Dengue outbreak hits 157

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With the official count of confirmed cases of dengue fever now identified on Hawaii Island at 157, the state Department of Health released a new map Wednesday showing updated potential areas of infection.

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With the official count of confirmed cases of dengue fever now identified on Hawaii Island at 157, the state Department of Health released a new map Wednesday showing updated potential areas of infection.

As health officials have continued to gather data, with new cases cropping up all over the island, they have been able to zero in ever closer to specific locations of possible infection.

This is reflected in smaller “risk level” circles drawn on their maps as epidemiologists become more certain of the areas where the virus could be infecting mosquitoes.

State Epidemiologist Sarah Park has refrained from pinpointing specific locations for fear of revealing private health information regarding patients, as well as the concern that people living in areas not included on the map will become complacent as the state continues to push its “Fight the Bite!” campaign, aimed at convincing residents to avoid mosquito bites that spread the disease.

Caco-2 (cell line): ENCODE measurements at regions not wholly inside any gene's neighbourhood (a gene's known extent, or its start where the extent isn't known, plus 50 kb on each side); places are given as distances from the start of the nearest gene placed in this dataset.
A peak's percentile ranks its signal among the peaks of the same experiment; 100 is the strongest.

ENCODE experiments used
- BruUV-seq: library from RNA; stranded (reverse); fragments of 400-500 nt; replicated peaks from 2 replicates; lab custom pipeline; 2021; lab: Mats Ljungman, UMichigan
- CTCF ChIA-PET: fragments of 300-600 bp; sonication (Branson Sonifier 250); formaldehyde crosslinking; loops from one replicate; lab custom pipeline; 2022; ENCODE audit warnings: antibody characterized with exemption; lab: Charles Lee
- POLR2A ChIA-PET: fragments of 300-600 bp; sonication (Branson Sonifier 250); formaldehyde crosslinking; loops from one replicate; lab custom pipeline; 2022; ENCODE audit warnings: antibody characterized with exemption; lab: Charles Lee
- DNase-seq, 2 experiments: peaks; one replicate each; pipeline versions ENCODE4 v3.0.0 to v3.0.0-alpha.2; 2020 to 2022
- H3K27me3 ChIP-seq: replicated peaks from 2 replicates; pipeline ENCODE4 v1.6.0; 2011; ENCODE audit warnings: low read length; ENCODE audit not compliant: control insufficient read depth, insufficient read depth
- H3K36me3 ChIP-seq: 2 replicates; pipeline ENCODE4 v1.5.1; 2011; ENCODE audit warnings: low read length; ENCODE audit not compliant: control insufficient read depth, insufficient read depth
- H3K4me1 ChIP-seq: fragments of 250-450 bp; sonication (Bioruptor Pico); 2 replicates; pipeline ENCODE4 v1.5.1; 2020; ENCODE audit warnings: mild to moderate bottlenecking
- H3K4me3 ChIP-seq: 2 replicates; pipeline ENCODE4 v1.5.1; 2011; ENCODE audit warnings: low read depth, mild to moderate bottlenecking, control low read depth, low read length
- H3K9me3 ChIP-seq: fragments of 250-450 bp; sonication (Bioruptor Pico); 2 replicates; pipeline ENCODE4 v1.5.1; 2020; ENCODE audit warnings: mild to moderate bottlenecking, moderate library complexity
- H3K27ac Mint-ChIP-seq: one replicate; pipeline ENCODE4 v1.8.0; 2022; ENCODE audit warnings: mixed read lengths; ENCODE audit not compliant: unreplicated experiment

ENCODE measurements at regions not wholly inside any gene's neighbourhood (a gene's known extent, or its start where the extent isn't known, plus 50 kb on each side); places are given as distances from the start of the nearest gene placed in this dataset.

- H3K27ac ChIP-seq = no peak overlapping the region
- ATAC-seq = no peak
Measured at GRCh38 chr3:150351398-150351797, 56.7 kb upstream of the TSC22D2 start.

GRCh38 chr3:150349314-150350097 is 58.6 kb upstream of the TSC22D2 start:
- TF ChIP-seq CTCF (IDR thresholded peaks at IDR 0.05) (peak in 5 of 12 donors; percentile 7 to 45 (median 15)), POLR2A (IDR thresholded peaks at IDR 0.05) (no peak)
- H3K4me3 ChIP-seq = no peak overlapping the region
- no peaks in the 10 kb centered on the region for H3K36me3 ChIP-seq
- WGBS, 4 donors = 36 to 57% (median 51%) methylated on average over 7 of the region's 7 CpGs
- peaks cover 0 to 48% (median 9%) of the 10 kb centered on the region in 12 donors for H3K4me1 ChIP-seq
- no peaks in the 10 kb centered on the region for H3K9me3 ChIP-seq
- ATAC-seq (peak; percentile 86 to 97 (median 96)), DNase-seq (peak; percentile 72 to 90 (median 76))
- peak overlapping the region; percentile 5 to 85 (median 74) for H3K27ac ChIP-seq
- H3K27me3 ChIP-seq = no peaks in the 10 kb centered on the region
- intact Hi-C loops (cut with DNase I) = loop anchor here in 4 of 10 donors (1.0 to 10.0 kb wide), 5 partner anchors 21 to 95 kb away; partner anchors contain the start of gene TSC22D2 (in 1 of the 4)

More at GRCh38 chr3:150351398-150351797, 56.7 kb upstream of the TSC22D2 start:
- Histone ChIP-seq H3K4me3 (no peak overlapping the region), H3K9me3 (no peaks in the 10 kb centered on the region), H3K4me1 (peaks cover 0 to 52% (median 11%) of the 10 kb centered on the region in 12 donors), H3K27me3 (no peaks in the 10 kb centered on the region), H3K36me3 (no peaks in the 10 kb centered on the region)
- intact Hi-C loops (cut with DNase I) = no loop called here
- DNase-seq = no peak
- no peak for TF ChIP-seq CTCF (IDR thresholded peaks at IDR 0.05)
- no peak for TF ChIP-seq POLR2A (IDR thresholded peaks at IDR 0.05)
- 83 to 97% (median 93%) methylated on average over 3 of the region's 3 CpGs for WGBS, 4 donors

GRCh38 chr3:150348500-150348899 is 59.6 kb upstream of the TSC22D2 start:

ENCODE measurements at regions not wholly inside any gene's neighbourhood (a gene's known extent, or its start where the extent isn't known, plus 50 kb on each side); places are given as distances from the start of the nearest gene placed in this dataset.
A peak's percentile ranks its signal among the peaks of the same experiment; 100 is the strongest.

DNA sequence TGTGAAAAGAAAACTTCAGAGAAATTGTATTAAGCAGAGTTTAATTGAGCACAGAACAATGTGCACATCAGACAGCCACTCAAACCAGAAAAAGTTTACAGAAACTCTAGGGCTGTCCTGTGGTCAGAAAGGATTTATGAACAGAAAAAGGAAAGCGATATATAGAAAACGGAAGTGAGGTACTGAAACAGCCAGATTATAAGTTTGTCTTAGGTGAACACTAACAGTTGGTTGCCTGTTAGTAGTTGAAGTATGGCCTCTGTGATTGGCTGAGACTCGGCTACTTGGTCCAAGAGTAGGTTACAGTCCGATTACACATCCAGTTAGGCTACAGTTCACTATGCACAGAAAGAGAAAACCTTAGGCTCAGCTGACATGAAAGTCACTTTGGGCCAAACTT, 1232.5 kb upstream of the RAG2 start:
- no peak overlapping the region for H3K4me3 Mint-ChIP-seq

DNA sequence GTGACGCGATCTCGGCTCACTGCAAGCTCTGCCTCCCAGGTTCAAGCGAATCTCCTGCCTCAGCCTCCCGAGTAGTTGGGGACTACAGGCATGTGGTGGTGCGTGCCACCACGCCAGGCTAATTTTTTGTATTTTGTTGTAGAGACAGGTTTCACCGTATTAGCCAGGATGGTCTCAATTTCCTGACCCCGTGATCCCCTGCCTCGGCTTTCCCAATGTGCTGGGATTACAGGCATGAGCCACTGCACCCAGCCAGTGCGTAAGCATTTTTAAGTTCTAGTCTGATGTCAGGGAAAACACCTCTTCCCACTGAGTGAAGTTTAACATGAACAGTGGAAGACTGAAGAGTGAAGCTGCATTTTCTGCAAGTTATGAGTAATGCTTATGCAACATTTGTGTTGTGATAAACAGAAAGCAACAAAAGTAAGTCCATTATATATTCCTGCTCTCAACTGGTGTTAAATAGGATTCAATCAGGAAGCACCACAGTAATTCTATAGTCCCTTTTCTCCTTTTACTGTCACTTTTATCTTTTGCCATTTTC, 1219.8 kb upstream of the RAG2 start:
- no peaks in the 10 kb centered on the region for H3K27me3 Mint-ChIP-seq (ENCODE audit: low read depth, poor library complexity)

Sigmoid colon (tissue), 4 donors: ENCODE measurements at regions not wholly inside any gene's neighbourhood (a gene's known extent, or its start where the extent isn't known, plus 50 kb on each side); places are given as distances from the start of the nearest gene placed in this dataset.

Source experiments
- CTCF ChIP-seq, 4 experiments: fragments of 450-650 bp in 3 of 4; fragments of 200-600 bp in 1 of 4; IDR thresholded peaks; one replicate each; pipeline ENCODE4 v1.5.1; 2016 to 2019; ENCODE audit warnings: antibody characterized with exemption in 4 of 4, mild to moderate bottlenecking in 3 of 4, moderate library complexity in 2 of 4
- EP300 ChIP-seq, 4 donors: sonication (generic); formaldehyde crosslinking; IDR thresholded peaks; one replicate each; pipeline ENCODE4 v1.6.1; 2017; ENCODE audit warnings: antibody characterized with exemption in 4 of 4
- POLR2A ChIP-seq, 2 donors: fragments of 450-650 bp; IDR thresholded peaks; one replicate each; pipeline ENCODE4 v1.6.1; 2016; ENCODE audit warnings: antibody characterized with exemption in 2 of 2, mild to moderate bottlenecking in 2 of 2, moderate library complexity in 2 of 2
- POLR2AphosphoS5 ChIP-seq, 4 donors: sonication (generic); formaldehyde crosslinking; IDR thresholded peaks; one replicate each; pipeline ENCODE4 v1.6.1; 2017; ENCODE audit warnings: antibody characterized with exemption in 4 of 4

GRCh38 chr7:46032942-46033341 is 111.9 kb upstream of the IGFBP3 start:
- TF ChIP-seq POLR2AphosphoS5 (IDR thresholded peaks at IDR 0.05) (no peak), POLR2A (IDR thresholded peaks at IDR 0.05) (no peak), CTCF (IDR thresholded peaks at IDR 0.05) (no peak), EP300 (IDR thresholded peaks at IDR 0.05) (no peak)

However, the newest map shows a multitude of general areas and color coding representing the potential for mosquitoes infecting new patients.

The island’s sole “high risk” area remains along the Kona Coast near Captain Cook. Meanwhile, “moderate risk” areas include Milolii, Kailua-Kona and Pahoa.

Fifteen areas labeled as “some risk” are located on the east and west sides of the island, including areas around Keahole Point, Honokohau, Kalaoa, Kipahoehoe Bay, Waikoloa Village, Kawaihae, South Hilo, Mountain View, Hawaiian Paradise Park, Hawaiian Shores/Hawaiian Beaches, the intersection of Kalapana-Kapoho Road and Kapoho Road, Pohoiki, Kehena Beach, Kalapana and Ocean View.

Since the first patient experienced the onset of symptoms Sept. 11, dengue fever has infected 140 Hawaii Island residents and 17 visitors. Health workers have excluded 615 potential cases based on test results and other criteria.

On Dec. 3, after surpassing Maui’s outbreak, the Big Island’s dengue fever outbreak became the largest outbreak of locally acquired dengue in the United States in the modern era. That does not include territories such as Puerto Rico and American Samoa, which both have seen far larger outbreaks.

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For more information, visit http://health.hawaii.gov/docd/dengue-outbreak-2015/.

Email Colin M. Stewart at cstewart@hawaiitribune-herald.com.

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